Strange Tales of Animals and Nuclear Power – Bulletin of the Atomic Scientists

Have you ever wondered what nuclear technologies look like from an animal point of view? In these weird but true short stories and photographs, you’ll encounter animals whose paths have crossed with nuclear infrastructure, including crocodiles drawn to the hot water surrounding nuclear power plants, chickens detonating nuclear landmines, and even human beings. lizards accused of being nuclear spies. .

Paul Harrison / Wikimedia

A is for the ant

Ants in Poland, hundreds of thousands of them trapped for years in an abandoned nuclear bunker ate their dead to survive.

Mykola Swarnyk / Wikimedia

B is for the bear

A black bear outside a fence at the US Air Force base during the height of the Cuban Missile Crisis was mistaken for a Soviet saboteur, leading authorities to consider start a nuclear war.

Marco rubens

B is for the bee

Bees in the Southeastern United States ingest radioactive isotopes from the first atomic bomb tests that appear in their honey.

Dominique Hoekman / Wikimedia

B is for the bird

A bird over the US state of Maryland has shot down a US Navy “doomsday” aircraft designed to survive a nuclear attack.

Tuis / Flickr

B is for butterfly

Fukushima butterflies mutated after the 2011 nuclear disaster.

Alvesgaspar / Wikimedia

It’s for the chicken

The chickens, alive, were part of a British plan to detonate nuclear landmines during World War II.

Judgefloro / Wikimedia

It’s for the cockroach

Cockroaches could possibly survive a nuclear winter.

Salil Kumar Mukherjee / Wikimedia

It’s for the crab

Crabs from the Russian Arctic Archipelago have invaded a nuclear waste cemetery – nearly 14,000 crabs per hectare – in what researchers have called an “avalanche”.

Judd Patterson / National Park Service / Wikimedia

C is for crocodile

Crocodiles in the US state of Florida thrived in the waters outside a nuclear power plant, so much so that their status was downgraded from “endangered” to “threatened”.

Charles J. Sharp / Wikimedia

E is for the elephant

East African elephants absorb radioactive carbon from decades-old nuclear tests into their tusks, which offers clues to the age of ivory and could help fight illegal poaching.

Photollama / Wikimedia

J is for jellyfish

Jellyfish in Scotland have clogged the cooling water intake pipes of a nuclear power plant, causing it to shut down.

Pahcal123 / Wikimedia

L is for lizard

The lizards served as nuclear spies, at least according to an accusation leveled by Iran against Western countries.

John Ragai / Flickr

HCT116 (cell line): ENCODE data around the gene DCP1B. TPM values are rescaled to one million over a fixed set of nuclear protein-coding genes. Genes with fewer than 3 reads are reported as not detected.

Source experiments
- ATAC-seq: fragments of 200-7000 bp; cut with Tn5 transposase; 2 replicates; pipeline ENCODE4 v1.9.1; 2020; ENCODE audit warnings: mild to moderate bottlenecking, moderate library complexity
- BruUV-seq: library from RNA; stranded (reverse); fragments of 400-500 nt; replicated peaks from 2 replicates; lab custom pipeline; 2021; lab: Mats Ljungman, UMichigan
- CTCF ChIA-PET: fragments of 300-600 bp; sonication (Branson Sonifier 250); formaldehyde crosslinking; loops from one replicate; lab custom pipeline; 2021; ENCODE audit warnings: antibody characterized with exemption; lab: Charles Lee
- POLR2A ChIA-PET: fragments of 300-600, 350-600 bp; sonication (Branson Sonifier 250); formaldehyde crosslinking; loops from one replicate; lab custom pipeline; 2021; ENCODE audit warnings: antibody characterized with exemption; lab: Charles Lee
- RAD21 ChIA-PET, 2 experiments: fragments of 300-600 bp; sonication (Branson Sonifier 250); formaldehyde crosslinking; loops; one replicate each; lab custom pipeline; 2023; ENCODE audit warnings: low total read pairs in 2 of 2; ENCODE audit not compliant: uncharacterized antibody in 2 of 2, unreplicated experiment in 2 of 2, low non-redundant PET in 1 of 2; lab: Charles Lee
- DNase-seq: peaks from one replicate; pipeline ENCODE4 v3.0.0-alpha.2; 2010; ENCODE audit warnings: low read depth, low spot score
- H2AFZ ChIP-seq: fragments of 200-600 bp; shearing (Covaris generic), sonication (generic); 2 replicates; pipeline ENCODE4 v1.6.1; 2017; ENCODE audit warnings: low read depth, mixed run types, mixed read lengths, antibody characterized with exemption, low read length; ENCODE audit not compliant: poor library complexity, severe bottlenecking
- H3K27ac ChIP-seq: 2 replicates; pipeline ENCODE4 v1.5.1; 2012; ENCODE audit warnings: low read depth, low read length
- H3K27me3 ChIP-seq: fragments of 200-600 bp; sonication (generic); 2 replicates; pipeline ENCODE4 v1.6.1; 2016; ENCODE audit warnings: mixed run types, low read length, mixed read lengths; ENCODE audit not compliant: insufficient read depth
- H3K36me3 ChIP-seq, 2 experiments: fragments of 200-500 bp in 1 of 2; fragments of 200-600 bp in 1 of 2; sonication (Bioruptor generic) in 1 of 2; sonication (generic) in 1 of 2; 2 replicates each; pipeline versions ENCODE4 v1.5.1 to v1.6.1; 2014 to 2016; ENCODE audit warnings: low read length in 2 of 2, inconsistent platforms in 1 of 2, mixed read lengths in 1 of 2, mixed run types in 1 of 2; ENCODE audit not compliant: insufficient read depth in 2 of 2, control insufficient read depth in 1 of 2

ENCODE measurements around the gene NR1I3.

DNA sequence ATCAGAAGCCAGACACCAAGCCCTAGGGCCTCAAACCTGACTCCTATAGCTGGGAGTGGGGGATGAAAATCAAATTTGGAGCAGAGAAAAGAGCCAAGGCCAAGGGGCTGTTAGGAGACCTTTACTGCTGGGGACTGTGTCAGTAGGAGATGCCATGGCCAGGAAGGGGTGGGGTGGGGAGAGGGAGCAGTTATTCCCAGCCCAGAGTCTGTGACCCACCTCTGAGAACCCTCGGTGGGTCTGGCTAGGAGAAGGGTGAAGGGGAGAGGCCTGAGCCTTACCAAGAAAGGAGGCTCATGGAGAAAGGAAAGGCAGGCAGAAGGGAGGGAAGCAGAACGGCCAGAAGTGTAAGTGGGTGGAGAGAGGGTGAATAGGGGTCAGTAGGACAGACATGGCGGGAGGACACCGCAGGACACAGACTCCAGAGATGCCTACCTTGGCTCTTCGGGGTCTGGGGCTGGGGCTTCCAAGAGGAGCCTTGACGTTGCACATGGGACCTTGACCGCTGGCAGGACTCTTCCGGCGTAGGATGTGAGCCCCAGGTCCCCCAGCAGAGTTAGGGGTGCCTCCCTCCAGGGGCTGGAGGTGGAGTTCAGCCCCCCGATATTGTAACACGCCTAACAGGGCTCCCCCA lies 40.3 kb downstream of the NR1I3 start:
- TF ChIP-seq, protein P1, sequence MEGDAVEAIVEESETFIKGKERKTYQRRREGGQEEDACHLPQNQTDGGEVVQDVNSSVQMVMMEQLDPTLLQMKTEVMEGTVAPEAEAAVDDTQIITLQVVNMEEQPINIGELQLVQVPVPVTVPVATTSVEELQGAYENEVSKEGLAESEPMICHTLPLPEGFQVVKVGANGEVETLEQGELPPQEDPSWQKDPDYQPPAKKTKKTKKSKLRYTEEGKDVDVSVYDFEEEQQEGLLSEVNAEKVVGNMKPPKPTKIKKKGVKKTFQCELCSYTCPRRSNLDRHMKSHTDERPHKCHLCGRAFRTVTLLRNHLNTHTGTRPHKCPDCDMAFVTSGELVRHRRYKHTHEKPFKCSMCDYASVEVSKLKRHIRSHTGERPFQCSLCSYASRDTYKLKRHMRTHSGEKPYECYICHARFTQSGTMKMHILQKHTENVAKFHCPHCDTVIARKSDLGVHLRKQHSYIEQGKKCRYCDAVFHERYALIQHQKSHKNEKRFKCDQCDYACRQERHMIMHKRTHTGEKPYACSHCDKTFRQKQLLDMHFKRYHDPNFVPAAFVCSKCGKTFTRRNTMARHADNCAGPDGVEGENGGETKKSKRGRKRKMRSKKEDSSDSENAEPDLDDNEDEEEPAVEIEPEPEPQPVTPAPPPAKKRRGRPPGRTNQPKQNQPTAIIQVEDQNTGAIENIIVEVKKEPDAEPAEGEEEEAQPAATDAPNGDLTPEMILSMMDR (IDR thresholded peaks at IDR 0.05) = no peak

M is for mosquito

In Argentina, mosquitoes that transmitted Zika have been sterilized using nuclear technology.

US Forest Service / Flickr

O is for the owl

Owls, including the endangered Mexican spotted owl, nest on the grounds of the Los Alamos National Laboratory, prompting the Atomic Bomb Cradle to change its garbage cleanup activities.

Arturo de Frias Marques / Wikimedia

P is for the polar bear

A polar bear and her calf in search of food in the far eastern part of the Kamchatka Peninsula in Russia attempted to board a nuclear submarine.

William Suhr / Wikimedia

S is for sheep

Sheep in Australia that were found to be radioactive helped bolster the country’s claim that Israel had tested nuclear weapons.

John D. / Flickr

S is for snail

The snails – precisely four of them – were listed as potential collateral damage in a U.S. Air Force Nuclear Weapons Center environmental impact report regarding the impact of intercontinental ballistic missile testing.

Hannah Gerke / University of Georgia

S is for snake

Fukushima snakes wear dosimeters and help monitor radioactive fallout.

Marco rubens

S is for the squirrel

Squirrels in the US state of Montana dug a tunnel under the fences of a nuclear missile base and set off burglar alarms.

T is for turtle

A turtle named “Bert” starred in the 1952 American Civil Defense animated film that taught school children how to “hide and cover” in the event of a nuclear explosion.

W is for whale

Indian Ocean blue whales sing in nuclear test detection equipment.

Christian Mehlführer / Wikimedia

W is for the wolf

Wolves rule the Chernobyl Exclusion Zone, which has been described as a “post-nuclear Eden”.

Gérard M / Wikimedia

Z is for zebra mussel

Zebra mussels are an invasive species in the Midwest and thrive in hot water around the inlet pipes of nuclear power plants.

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